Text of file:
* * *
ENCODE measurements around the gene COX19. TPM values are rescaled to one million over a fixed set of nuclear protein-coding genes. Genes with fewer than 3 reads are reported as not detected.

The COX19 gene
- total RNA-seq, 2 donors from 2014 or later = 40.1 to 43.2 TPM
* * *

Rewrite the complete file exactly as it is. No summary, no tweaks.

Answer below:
ENCODE measurements around the gene COX19. TPM values are rescaled to one million over a fixed set of nuclear protein-coding genes. Genes with fewer than 3 reads are reported as not detected.

The COX19 gene
- total RNA-seq, 2 donors from 2014 or later = 40.1 to 43.2 TPM